Businesses that employ staff on low pay will have to absorb increasing costs next spring, following changes to the national living wage.
The national living wage hourly rate for workers over the age of 25 is set to rise by 6.2% from 1 April 2020 - from £8.21 an hour to £8.72.
Employers will also have to dig a little deeper to fund low-paid workers under the age of 25 due to the domino effects of the main increase.
Workers aged between 21 and 24 will receive a 6.5% pay rise to £8.20 an hour, while employers will have to pay apprentices at least £4.15 an hour.
Staff aged 18 to 20 should see their hourly rate increase from £6.15 to £6.45, and under-18s will be paid at least £4.55 an hour - up from £4.35.
The recommendations were announced on New Year's Eve by the Low Pay Commission and look set to be adopted in the Budget on 11 March 2020.
The new Government claims the changes will put an extra £930 a year in the pockets of national living wage staff who work 35 hours a week.
It also remains in line with a government pledge prior to the recent election, which promised to raise the national living wage to £10.50 an hour by 2024.
But businesses warned that a sharp minimum pay rise would put pressure on companies and urged the government to reduce costs from elsewhere.
Paying for the increase
Business groups understandably treated the announcement with caution, with some questioning how under-pressure employers will pay for it.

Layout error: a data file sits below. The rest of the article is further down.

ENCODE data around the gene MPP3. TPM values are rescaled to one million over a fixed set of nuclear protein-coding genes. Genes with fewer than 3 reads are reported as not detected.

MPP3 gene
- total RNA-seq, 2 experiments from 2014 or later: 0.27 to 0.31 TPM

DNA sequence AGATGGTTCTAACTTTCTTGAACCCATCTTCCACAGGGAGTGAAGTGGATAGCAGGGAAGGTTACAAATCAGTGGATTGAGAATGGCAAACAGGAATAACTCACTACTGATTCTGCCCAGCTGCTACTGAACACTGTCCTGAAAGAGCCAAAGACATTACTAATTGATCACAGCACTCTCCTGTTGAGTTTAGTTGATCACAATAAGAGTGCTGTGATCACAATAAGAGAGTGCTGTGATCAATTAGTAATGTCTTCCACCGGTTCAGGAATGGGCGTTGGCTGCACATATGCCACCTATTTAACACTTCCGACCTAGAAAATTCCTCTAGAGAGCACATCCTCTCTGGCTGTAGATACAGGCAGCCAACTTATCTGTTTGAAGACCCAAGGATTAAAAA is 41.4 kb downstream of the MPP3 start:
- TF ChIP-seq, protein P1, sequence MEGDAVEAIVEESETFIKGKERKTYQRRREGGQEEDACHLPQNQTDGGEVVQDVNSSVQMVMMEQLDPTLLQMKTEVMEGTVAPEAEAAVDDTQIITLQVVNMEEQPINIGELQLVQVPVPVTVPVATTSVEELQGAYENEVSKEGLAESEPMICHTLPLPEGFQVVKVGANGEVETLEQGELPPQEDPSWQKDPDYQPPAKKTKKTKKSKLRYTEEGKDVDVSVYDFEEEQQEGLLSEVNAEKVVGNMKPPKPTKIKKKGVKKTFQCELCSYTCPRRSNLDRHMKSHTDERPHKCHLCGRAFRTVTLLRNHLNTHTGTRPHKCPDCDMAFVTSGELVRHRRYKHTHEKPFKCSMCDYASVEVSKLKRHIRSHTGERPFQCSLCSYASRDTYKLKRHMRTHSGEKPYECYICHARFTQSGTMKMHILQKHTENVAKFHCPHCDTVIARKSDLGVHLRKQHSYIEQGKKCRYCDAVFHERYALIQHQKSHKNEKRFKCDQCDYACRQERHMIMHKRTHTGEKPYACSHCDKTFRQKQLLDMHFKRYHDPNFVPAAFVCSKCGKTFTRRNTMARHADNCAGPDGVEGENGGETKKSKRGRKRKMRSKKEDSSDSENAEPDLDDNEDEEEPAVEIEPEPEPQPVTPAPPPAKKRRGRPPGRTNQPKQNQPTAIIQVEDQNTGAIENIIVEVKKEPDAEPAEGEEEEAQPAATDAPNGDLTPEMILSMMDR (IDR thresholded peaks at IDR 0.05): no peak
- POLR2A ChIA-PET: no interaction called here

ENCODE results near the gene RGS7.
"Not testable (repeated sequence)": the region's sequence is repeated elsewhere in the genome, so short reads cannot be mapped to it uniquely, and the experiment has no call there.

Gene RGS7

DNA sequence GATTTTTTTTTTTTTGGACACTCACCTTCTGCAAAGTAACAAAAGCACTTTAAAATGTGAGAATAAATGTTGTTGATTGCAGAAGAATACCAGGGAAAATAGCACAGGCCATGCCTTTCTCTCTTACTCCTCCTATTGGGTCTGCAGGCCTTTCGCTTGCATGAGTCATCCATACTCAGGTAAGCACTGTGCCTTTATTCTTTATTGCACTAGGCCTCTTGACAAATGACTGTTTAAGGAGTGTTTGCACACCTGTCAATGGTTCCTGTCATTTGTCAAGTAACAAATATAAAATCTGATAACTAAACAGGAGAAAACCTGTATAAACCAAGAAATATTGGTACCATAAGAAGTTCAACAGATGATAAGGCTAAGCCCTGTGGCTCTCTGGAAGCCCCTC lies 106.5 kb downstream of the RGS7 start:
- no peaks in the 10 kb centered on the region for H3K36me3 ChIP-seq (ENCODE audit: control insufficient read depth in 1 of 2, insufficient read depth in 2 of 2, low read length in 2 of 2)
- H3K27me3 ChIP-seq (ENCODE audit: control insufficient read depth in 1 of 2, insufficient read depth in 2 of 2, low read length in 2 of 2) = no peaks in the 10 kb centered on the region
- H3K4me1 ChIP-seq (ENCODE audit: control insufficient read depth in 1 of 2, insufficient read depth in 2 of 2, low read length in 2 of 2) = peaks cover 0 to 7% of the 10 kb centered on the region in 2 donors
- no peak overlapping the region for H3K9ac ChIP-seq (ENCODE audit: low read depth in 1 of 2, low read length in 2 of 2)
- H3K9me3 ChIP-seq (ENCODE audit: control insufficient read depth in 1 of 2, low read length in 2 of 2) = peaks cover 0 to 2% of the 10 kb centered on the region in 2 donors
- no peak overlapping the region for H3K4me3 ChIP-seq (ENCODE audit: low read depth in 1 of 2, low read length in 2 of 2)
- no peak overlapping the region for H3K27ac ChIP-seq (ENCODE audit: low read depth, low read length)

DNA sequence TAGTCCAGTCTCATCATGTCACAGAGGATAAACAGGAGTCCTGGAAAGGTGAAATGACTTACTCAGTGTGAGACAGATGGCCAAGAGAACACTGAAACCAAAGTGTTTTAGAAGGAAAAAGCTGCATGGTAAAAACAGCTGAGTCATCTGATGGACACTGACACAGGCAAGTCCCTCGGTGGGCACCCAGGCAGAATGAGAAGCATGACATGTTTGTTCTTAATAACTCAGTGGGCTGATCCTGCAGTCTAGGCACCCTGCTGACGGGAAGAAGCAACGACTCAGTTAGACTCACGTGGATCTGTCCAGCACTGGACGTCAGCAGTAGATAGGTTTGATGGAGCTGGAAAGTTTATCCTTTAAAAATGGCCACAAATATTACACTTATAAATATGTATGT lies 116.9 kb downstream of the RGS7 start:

Craig Beaumont, director of external affairs at the Federation of Small Businesses (FSB), said:
"This government has promised a reduction in the jobs tax through an increase in the employment allowance.
"With a national living wage increase of this size now on the horizon, it's critical that it delivers this swiftly."
The FSB should get their wish granted in a post-Brexit Budget in March, following a Conservative Party manifesto pledge.
It promised to deliver a tax cut for more than half-a-million small firms by raising the employment allowance - but does this go far enough?
The British Chambers of Commerce (BCC) expressed concerns that the rising costs smaller employers face may pose fresh cashflow problems.
The planned increase to the national living wage is four times the current rate of inflation, which remains at 1.5%, and looks set to arrive on the back of the UK finally leaving the EU after almost four years of uncertainty.
Hannah Essex, co-executive director at the BCC, said:
"Businesses support the drive to improve living standards, but many have struggled with increased costs in a time of great economic uncertainty.
"Raising wage floors by more than double the rate of inflation will pile further pressure on cashflow and eat into training and investment budgets.
"For this policy to be sustainable, government must offset these costs by reducing others - and impose a moratorium on any further upfront costs for business."
Some firms that have to absorb these costs in 2020/21 may be considering downscaling recruitment plans, reducing working hours or cutting jobs.
But an independent report published last year claimed there is little evidence to justify these measures.
Instead, professor Arindrajit Dube, an expert on the subject, said there was "room for exploring a more ambitious national living wage" in the UK.
He said this could be "in the range of 60% to two-thirds of median hourly earnings".
Talk to us about managing costs.